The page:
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Must-know mortgage terms: set yourself up for success
How does interest work? What does escrow even mean? What kind of homeowners insurance is best? When it comes to mortgages, there are probably tons of questions you want the answers to before you make any big decisions (or sign those contracts). Don’t know where to start? Check out these key terms and get an inside look at what mortgages are made of. Your future homeowning self will thank you later.
“PITI” payment: breaking down mortgage costs
When shopping for a mortgage, you’re going to want to know how much money to set aside each month and where it’s going to go. And there’s good news—there’s a helpful acronym to help you sort it all out. Your mortgage is often called your “PITI payment.” That’s because it normally includes Principal, Interest, Taxes and Insurance. Let’s break it down some more.
This is the full amount you will borrow and owe on your loan (without interest factored in). The larger the down payment you make, the smaller your principal amount will be—and you'll reduce your outstanding principal over time just by making your monthly mortgage payments.
This is the money paid to the lender for the use of the loan funds. It’s calculated as a percentage of your principal, and it’s also paid off over time. So, there’s no need to worry about tackling a large fee at once. Making additional principal payments can reduce the amount of interest you pay over the life of your loan. Plus, you may be able to refinance and save yourself some interest money down the line, so it’s always good to consider your future mortgage options. Looking for a little extra guidance? Check out the Consumer Financial Protection Bureau (CFPB) website for tools that can help you calculate your interest and other handy homebuying resources.
When it comes to your PITI payment, there’s another added bonus to make your life a little easier—you don’t have to sweat the tax details. You'll have help keeping track of tax payments due because they’re typically included as part of your PITI mortgage payment.
Plus, it’s good to stay informed and know exactly where your money's headed. Things like property, local, county and city taxes can all be calculated into your PITI mortgage payment.
You’re going to want to protect your home, and lenders are going to want to protect their collateral (i.e., they’ll want security for the loan they’re giving you). That’s where insurance comes into play, and there are two main types.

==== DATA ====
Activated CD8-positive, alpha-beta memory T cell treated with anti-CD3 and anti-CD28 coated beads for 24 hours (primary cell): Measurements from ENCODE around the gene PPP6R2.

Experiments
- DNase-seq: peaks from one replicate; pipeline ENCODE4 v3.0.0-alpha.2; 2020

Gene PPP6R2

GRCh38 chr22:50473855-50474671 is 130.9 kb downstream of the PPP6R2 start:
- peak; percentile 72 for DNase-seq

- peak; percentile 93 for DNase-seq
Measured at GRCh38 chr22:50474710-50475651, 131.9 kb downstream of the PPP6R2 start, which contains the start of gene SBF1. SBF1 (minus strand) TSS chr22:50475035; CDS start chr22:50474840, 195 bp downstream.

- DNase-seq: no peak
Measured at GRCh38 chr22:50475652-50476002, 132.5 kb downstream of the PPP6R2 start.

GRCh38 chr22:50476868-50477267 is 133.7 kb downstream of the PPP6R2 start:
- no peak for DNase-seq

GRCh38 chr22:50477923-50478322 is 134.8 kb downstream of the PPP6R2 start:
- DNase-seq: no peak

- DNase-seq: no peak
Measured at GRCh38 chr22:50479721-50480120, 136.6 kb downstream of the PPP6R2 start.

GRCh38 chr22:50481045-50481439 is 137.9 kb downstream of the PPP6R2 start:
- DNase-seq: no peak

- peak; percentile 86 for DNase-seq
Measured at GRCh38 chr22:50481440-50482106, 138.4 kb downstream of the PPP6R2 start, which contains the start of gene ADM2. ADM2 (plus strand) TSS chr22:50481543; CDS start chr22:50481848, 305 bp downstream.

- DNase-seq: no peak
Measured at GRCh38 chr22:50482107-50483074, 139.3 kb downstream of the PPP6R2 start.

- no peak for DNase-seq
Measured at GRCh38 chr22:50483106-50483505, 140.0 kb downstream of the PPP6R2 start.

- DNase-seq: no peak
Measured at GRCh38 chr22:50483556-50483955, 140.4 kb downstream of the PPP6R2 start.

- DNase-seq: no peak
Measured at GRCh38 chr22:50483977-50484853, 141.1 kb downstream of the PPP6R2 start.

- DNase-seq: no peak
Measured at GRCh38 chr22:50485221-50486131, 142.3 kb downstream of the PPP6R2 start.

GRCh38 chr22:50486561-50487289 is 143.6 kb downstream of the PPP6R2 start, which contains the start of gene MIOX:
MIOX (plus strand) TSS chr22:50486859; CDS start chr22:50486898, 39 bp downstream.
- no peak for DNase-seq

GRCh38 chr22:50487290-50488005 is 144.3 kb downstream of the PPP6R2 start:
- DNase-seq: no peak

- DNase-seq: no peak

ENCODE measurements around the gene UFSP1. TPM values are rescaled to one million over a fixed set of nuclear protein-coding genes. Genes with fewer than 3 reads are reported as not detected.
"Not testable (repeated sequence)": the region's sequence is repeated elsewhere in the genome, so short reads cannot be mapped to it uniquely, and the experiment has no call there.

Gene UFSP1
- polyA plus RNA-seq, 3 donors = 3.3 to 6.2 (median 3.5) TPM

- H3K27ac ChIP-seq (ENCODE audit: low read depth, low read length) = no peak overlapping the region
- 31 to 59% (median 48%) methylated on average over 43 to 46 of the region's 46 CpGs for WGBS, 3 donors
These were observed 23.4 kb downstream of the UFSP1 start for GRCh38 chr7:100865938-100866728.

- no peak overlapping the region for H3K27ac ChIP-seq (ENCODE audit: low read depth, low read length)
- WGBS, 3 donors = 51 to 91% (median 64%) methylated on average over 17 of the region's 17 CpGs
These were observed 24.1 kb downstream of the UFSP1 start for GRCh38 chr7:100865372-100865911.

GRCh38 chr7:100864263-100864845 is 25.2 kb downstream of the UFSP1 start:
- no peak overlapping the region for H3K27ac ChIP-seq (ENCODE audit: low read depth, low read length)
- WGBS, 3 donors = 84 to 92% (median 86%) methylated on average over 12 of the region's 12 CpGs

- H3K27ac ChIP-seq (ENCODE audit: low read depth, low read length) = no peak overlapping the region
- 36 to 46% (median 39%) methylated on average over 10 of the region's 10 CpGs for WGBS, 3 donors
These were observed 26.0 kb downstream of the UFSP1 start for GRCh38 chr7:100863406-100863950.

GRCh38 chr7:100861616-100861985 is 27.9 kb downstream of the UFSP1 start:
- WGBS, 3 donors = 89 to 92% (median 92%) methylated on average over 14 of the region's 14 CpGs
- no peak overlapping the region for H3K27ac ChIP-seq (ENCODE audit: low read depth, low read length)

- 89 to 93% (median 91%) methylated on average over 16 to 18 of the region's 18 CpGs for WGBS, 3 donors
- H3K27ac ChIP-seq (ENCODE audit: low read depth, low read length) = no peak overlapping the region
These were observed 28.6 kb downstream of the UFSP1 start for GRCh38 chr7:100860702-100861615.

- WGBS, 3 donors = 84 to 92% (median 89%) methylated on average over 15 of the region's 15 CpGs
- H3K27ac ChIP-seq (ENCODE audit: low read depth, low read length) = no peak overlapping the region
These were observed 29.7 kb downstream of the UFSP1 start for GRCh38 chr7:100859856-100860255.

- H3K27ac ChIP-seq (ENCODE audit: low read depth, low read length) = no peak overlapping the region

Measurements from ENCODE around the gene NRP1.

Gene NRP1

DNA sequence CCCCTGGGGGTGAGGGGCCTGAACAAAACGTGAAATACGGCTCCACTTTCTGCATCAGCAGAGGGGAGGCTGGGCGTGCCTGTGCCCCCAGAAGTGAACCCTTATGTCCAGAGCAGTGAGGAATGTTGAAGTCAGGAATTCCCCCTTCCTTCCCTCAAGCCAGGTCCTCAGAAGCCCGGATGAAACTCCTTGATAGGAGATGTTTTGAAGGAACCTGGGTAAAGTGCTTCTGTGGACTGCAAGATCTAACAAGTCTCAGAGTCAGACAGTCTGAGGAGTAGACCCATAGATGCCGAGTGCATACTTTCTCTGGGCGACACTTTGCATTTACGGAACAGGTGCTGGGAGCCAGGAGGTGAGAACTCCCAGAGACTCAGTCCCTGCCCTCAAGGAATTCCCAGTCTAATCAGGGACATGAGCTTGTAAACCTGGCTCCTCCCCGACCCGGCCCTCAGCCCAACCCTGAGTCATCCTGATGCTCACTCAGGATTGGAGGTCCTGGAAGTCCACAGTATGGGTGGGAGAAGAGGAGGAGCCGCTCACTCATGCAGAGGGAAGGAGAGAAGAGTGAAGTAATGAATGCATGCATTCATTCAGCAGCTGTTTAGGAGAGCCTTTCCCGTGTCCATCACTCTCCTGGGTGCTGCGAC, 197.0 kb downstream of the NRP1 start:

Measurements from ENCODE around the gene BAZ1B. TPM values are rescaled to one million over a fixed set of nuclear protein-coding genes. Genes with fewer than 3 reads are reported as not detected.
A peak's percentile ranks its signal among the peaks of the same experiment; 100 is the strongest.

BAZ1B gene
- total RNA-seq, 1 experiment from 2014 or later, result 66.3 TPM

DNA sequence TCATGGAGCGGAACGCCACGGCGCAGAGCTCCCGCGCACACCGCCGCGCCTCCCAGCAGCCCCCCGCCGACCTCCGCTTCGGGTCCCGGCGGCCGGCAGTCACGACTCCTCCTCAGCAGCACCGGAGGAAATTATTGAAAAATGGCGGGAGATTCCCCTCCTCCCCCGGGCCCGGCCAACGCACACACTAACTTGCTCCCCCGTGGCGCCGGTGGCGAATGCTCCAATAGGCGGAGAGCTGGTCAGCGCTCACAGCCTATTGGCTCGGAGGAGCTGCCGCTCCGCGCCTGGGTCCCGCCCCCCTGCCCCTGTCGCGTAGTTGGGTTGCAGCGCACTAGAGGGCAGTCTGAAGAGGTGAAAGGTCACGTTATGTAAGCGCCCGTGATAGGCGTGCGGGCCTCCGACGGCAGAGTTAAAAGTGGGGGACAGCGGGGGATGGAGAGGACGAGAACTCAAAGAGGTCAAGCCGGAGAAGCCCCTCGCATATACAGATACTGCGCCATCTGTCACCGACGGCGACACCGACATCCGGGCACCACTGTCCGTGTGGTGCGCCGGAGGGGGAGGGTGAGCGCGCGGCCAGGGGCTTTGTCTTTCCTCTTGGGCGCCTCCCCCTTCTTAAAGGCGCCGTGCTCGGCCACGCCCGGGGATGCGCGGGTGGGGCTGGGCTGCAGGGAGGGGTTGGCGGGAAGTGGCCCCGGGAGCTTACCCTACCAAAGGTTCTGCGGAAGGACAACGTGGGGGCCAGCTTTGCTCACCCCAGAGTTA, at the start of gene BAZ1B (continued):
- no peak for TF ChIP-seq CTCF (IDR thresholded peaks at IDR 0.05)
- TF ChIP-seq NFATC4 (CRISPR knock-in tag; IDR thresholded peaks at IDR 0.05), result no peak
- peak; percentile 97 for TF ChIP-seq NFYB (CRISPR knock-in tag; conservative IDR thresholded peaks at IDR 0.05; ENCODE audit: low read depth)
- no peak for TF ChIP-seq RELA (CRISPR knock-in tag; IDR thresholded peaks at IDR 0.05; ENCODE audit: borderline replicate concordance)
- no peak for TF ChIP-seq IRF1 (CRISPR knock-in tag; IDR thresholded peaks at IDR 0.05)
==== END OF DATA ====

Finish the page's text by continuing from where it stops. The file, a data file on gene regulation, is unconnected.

Homeowners Insurance: This is typically a requirement if you take out a loan to buy your home and is based on the value of your property. It covers you for natural disasters, break-ins, property damage, liabilities and more, which means you’ll want to keep an insurance policy even after you pay off your mortgage.
Rates and terms vary, so make sure to do your research before selecting an insurance policy.
Mortgage Insurance (MI): Required by some lenders and often mandatory when you make a down payment of less than 20%, this protects the lender in case you can’t make your payments. Depending on your lender and the specific mortgage product you obtain, MI may be paid in full or in part by you or on your behalf by the lender.
Amortization: your next step in the process
Moving on from PITI brings us to amortization. Big word, but amortization is simply the part of the mortgage process that involves making monthly payments to get your mortgage to a zero balance. That just means if you have a 30-year mortgage, for instance, your amortization period is 30 years. Not so hard to remember, right?
One more thing to keep in mind about amortization: Interest is determined based on the principal balance when you first get that loan. As you’re paying off your mortgage, the balance gets smaller—and as it gets smaller, so does the interest part of your payment. In other words, you’ll pay less in interest and more in principal as time goes on. Nice!
Escrow accounts vs. being “in escrow”
What's an escrow account and how's it work? Well, if your taxes and insurance are included in your mortgage, the portion of your monthly payment collected for your homeowner's insurance and property taxes are bundled into an interest-bearing holding or escrow account, then are paid by your lender when they’re due. Think of it like an old roomie collecting everyone’s rent before paying the landlord.
You can also be “in escrow,” also known as making an earnest money deposit when you sign a purchase and sale agreement, which involves the use of a deposit account until the deal is closed and you officially own your home. It serves as a neutral space for your funds. Think of it like a virtual safe that keeps you and your investment protected. Simply stated, an escrow account is where certain parts of your mortgage payment are held. Being "in escrow" is unrelated to the mortgage, is temporary and happens while you’re in the homebuying process.
So, that's the skinny on mortgages and buying a home, but there’s lots more to learn if you want to take a deeper dive. Visit the Learning Center for more insights, and you’ll soon be ready to sign for your very own mortgage.
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This article is based on information available in February 2022. It is for general informational purposes only. It is not intended to provide specific financial, investment, tax, legal, accounting, or other advice and should not be acted or relied upon without the advice of a professional advisor. A professional advisor will recommend action based on your personal circumstances and the most recent information available.